Which English county has the longest coastline?

Our Media team were recently asked to confirm whether Essex was the English county with the longest coastline. That should be easy enough, right? We have some very talented geographic information (GI) analysts at OS and a database containing over 450 million features across Great Britain. But it’s not actually that simple. The length of the coastline can be a very contentious fact. Here’s why.


Firstly, the length of the coastline changes on a daily basis. With changing tides across the days and during the seasons, we get a higher tide or a lower tidal point – which affects any measurement on the length of coastline.

Secondly, the length of the coastline increases the more detailed the mapping. The more detailed the mapping, the more coves and nooks and crannies that are being measured. As an example, the figure for mapping the length of Cornwall’s coastline increases by 100 km between using 1:50,000 scale maps (OS Landranger map) and 1:10,000 scale mapping.

How do we measure the length of the coastline at OS?

We used our Boundary-Line product, an open dataset, which is at 1:10,000 scale and is the scale also used by the Boundary Commission. Comparing the length of English county coastlines using Boundary-Line high-water data, Essex didn’t top the table. Cornwall has the longest coastline (even without including the Isles of Scilly).

  1. Cornwall: 1086 km
  2. Essex: 905 km
  3. Devon: 819 km


So, for anyone planning to walk or swim the coastline, that would give you a rough idea of the distance you’re covering.

For a brilliant and detailed explanation about the differing lengths of Great Britain’s coastline (which we calculate to be 17,820 km using the same method as above), check out this blog by Alasdair Rae.

For more on calculating sea level and how this affects the height of mountains, read our blog by geodesist Mark Greaves.

15 Responses

  1. Steve Edge

    Of course, it rather depends on what you define as “coastline”. Using MHW is not necessarily the right datum (although I can see why the OS might prefer to use it).

    Many years ago, I used OS MHW data to compute the length of “coastline” of English counties and rather surprised to find Nottinghamshire (which most of us tend to think of as an inland county) had a longer “coastline” than the coastal county of Dorset. Due of course to using the MHW data along one side, and then the other side, of the tidal Trent. I needed to more closely define what I considered as “coastline”!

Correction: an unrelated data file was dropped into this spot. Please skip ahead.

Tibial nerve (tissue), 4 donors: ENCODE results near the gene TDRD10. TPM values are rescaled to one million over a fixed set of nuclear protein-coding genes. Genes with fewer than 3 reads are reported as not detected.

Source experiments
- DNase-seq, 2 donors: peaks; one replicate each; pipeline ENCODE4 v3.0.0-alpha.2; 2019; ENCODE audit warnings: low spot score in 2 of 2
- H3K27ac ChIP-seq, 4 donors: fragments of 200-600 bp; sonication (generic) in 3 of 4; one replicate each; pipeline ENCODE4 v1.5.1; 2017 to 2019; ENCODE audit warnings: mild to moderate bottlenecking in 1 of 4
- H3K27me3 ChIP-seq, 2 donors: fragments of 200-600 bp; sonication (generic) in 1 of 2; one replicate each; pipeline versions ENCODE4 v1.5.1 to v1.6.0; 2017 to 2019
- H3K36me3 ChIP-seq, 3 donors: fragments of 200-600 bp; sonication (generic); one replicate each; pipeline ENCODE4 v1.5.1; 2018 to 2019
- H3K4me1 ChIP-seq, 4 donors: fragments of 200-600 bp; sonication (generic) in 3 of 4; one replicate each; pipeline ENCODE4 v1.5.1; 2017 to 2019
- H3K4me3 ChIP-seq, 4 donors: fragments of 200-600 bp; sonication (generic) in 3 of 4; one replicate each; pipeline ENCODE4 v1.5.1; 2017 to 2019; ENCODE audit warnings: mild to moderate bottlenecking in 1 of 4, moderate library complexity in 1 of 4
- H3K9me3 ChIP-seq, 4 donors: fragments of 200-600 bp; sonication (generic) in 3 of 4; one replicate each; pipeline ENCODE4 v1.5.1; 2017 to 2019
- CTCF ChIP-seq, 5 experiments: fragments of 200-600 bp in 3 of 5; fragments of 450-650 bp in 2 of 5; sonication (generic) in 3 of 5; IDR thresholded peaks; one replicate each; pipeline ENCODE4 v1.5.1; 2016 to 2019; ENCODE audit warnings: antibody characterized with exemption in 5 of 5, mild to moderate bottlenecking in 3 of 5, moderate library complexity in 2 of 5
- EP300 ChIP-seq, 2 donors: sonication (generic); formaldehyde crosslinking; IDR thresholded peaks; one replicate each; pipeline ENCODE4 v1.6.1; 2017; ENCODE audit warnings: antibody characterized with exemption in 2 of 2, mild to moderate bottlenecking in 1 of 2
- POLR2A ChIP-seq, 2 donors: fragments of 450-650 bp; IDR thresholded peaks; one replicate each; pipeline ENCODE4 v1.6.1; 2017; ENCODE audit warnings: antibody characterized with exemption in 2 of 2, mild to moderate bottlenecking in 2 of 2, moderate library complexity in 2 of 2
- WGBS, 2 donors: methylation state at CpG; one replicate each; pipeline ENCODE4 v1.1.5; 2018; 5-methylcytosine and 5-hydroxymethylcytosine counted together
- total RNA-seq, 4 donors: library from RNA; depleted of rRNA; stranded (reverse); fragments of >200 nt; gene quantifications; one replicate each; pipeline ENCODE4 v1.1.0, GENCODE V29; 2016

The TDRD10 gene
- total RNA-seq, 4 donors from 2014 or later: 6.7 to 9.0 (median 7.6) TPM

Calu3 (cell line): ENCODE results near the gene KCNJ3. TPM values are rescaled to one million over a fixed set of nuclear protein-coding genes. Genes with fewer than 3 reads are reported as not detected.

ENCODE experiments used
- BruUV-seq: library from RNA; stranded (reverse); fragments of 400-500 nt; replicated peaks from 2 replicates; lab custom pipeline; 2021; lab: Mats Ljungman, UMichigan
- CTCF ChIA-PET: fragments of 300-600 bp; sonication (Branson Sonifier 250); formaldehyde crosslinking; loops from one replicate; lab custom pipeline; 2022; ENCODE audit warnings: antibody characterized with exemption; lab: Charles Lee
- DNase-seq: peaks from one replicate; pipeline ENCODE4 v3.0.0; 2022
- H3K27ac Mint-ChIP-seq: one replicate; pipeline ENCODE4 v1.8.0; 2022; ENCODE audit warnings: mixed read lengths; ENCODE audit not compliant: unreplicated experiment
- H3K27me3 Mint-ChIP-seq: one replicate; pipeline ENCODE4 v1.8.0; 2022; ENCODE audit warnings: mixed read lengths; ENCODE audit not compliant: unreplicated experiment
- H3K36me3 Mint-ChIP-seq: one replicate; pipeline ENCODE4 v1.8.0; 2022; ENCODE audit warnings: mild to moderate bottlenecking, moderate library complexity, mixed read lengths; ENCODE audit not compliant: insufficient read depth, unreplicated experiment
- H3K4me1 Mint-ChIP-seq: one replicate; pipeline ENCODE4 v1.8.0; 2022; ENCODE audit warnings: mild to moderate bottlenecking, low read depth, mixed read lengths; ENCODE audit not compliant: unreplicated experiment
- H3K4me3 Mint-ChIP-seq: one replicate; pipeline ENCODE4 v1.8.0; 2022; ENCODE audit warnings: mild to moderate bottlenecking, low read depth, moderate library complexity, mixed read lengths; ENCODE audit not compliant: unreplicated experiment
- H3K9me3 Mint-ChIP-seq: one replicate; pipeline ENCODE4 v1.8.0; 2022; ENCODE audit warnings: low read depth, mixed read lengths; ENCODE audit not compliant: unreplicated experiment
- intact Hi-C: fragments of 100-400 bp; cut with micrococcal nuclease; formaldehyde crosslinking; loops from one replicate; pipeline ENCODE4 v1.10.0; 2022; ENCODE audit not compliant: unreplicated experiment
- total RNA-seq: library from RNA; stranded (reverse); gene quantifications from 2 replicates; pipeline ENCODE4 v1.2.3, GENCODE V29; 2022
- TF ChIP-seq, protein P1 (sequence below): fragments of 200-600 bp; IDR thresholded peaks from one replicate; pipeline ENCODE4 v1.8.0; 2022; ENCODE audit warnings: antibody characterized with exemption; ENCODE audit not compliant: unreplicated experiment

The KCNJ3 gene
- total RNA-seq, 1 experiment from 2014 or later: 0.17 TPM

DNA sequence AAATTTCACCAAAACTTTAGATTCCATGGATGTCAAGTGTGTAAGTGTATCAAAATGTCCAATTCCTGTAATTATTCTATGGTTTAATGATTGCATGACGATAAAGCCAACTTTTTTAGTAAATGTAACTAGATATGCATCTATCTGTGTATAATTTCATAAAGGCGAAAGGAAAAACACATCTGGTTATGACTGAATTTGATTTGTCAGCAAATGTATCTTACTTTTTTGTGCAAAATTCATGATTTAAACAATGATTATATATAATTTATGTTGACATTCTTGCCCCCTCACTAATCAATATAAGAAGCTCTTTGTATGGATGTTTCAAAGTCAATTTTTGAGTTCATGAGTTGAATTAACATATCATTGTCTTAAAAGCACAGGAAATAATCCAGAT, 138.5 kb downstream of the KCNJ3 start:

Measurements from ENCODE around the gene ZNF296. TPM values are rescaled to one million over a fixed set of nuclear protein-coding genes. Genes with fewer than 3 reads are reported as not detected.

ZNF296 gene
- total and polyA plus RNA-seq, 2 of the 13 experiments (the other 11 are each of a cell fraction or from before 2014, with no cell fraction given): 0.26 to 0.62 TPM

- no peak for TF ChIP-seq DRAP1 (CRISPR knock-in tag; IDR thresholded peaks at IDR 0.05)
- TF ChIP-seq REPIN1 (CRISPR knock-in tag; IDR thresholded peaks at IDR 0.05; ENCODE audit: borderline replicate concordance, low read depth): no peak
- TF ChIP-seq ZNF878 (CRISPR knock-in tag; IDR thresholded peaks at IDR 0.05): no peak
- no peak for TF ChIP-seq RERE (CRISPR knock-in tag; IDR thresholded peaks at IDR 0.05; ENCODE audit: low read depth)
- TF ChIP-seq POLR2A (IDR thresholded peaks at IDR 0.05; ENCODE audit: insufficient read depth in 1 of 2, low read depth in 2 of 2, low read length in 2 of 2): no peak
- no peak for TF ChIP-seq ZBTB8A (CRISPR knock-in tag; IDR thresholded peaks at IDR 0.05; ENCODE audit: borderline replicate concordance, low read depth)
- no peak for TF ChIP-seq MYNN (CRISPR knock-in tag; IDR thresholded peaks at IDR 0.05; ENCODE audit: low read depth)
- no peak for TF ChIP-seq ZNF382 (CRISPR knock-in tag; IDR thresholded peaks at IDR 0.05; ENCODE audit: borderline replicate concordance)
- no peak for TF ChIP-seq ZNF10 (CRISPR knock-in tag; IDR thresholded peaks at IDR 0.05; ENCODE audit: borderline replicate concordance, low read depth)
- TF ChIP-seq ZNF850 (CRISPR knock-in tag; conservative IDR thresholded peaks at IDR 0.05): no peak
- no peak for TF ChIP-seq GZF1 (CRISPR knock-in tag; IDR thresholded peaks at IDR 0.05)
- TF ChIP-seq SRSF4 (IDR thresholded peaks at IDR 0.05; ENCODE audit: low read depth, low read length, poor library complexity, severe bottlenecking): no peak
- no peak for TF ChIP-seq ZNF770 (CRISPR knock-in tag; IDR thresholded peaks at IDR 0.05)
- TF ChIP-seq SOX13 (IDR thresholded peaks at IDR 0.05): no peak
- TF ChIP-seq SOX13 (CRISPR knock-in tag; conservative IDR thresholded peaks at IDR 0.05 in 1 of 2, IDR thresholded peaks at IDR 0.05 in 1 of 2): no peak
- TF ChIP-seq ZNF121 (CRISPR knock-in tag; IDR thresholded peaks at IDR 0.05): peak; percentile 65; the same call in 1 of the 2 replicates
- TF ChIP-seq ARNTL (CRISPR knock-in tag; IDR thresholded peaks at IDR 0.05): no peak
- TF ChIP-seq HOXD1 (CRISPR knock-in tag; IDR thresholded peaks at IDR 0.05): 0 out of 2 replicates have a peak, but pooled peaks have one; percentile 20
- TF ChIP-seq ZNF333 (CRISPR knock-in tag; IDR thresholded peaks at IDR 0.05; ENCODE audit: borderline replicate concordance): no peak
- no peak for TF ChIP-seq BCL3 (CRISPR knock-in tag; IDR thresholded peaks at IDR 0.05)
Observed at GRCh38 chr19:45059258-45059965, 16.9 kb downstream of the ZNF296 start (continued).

Sometimes we need to be a little careful and first work out the definition rather than just use “some data that might be OK”.

    BTW glad you didn’t include the Isle of Scilly data for your Cornwall total since Scilly is not in Cornwall (but I’m sure you already know that 🙂 )

  2. Russell Joyce

    Gemma, are you guys in touch with Quentin Lake? He’s walking (and photographing) the entire UK coastline! Check him out on twitter.

  3. Craig Weatherhill

    And Cornwall is neither English nor a “county”. It’s a Duchy and one that is extra-territorial to the Crown. Gans oll bolonjedh da.

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  6. Paul Roe

    Hello all
    Does anyone have Quentin Lakes twitter tag so I can find him? There are lots of Quentin Lakes on twitter

  7. Robert Jones

    As an inhabitant of Maldon on the mighty Blackwater Estuary in Essex, I wonder whether your MHW calculations take into account the vast area of saltmarsh islet which remains exposed at high tide along the Essex coast, especially around the County’s many causeway islands, to the inconvenience of many a fellow sailor? Good luck measuring them, mind you! The Cornish coast seems to lack such a dubious asset, and cannot count on the Scillies either, since they are a separate county.

  8. Are lengths of all GB counties available anywhere using the Boundary Line calculation? I don’t have the relevant software or suitable computer but the figures would be really useful for some work I am doing distribution of marine non-native species.

    1. Jocelyn

      Christine, you will need access to a GIS system to load the Boundary Line data and then interrogate the data. There is a free GIS software called QGIS which we recommend. However if you don’t have a computer, unfortunately there is nothing we can offer and it’s not a service we provide. Our Partners will offer this service but they will charge for it. If you want to go down this route, the Partners can be viewed here: https://www.ordnancesurvey.co.uk/business-government/partner-member. Hope this helps, Jocelyn

  9. J Purcell

    What is Gemma’s last name? I am citing this blog post in a paper and need her surname. Thanks in advance.

    1. Jocelyn

      Thanks for your interest in our blog post. Gemma’s surname is Nelson, but it may be best to cite Ordnance Survey as opposed to an individual name. Hope this helps, Jocelyn

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